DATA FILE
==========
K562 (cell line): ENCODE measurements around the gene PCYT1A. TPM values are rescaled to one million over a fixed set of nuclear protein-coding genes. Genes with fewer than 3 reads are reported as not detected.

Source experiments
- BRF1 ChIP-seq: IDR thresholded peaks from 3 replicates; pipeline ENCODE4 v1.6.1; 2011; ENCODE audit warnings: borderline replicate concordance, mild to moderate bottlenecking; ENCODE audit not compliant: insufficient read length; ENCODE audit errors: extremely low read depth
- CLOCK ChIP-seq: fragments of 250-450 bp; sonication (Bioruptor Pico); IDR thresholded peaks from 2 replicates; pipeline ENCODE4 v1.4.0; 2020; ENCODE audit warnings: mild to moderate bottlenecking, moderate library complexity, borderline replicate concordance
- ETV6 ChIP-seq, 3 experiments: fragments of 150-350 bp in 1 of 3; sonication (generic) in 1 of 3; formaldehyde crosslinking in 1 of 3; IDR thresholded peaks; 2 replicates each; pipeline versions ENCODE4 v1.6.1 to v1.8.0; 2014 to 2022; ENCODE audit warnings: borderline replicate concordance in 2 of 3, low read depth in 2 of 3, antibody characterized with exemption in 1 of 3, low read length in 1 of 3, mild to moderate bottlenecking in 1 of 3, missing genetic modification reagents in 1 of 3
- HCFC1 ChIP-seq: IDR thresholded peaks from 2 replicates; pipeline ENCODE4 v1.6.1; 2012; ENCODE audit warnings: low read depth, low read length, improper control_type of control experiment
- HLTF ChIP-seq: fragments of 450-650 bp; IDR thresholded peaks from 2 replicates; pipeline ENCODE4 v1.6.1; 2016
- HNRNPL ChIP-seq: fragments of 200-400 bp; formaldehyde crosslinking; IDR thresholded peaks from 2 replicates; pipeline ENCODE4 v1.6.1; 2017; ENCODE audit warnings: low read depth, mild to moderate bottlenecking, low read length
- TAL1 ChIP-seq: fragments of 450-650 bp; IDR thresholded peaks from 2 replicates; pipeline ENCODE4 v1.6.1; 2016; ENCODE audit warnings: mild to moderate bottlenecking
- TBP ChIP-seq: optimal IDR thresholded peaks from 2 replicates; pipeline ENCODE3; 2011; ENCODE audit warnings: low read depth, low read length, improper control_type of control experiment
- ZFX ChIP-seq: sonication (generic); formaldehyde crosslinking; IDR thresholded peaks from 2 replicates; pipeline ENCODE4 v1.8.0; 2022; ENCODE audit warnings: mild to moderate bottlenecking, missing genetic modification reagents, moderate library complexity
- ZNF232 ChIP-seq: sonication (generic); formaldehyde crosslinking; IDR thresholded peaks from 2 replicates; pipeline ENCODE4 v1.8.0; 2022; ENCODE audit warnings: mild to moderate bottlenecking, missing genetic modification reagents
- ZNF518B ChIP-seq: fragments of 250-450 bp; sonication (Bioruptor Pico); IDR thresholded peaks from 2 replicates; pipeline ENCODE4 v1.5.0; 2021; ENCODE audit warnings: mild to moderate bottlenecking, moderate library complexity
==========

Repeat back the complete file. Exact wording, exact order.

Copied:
K562 (cell line): ENCODE measurements around the gene PCYT1A. TPM values are rescaled to one million over a fixed set of nuclear protein-coding genes. Genes with fewer than 3 reads are reported as not detected.

Source experiments
- BRF1 ChIP-seq: IDR thresholded peaks from 3 replicates; pipeline ENCODE4 v1.6.1; 2011; ENCODE audit warnings: borderline replicate concordance, mild to moderate bottlenecking; ENCODE audit not compliant: insufficient read length; ENCODE audit errors: extremely low read depth
- CLOCK ChIP-seq: fragments of 250-450 bp; sonication (Bioruptor Pico); IDR thresholded peaks from 2 replicates; pipeline ENCODE4 v1.4.0; 2020; ENCODE audit warnings: mild to moderate bottlenecking, moderate library complexity, borderline replicate concordance
- ETV6 ChIP-seq, 3 experiments: fragments of 150-350 bp in 1 of 3; sonication (generic) in 1 of 3; formaldehyde crosslinking in 1 of 3; IDR thresholded peaks; 2 replicates each; pipeline versions ENCODE4 v1.6.1 to v1.8.0; 2014 to 2022; ENCODE audit warnings: borderline replicate concordance in 2 of 3, low read depth in 2 of 3, antibody characterized with exemption in 1 of 3, low read length in 1 of 3, mild to moderate bottlenecking in 1 of 3, missing genetic modification reagents in 1 of 3
- HCFC1 ChIP-seq: IDR thresholded peaks from 2 replicates; pipeline ENCODE4 v1.6.1; 2012; ENCODE audit warnings: low read depth, low read length, improper control_type of control experiment
- HLTF ChIP-seq: fragments of 450-650 bp; IDR thresholded peaks from 2 replicates; pipeline ENCODE4 v1.6.1; 2016
- HNRNPL ChIP-seq: fragments of 200-400 bp; formaldehyde crosslinking; IDR thresholded peaks from 2 replicates; pipeline ENCODE4 v1.6.1; 2017; ENCODE audit warnings: low read depth, mild to moderate bottlenecking, low read length
- TAL1 ChIP-seq: fragments of 450-650 bp; IDR thresholded peaks from 2 replicates; pipeline ENCODE4 v1.6.1; 2016; ENCODE audit warnings: mild to moderate bottlenecking
- TBP ChIP-seq: optimal IDR thresholded peaks from 2 replicates; pipeline ENCODE3; 2011; ENCODE audit warnings: low read depth, low read length, improper control_type of control experiment
- ZFX ChIP-seq: sonication (generic); formaldehyde crosslinking; IDR thresholded peaks from 2 replicates; pipeline ENCODE4 v1.8.0; 2022; ENCODE audit warnings: mild to moderate bottlenecking, missing genetic modification reagents, moderate library complexity
- ZNF232 ChIP-seq: sonication (generic); formaldehyde crosslinking; IDR thresholded peaks from 2 replicates; pipeline ENCODE4 v1.8.0; 2022; ENCODE audit warnings: mild to moderate bottlenecking, missing genetic modification reagents
- ZNF518B ChIP-seq: fragments of 250-450 bp; sonication (Bioruptor Pico); IDR thresholded peaks from 2 replicates; pipeline ENCODE4 v1.5.0; 2021; ENCODE audit warnings: mild to moderate bottlenecking, moderate library complexity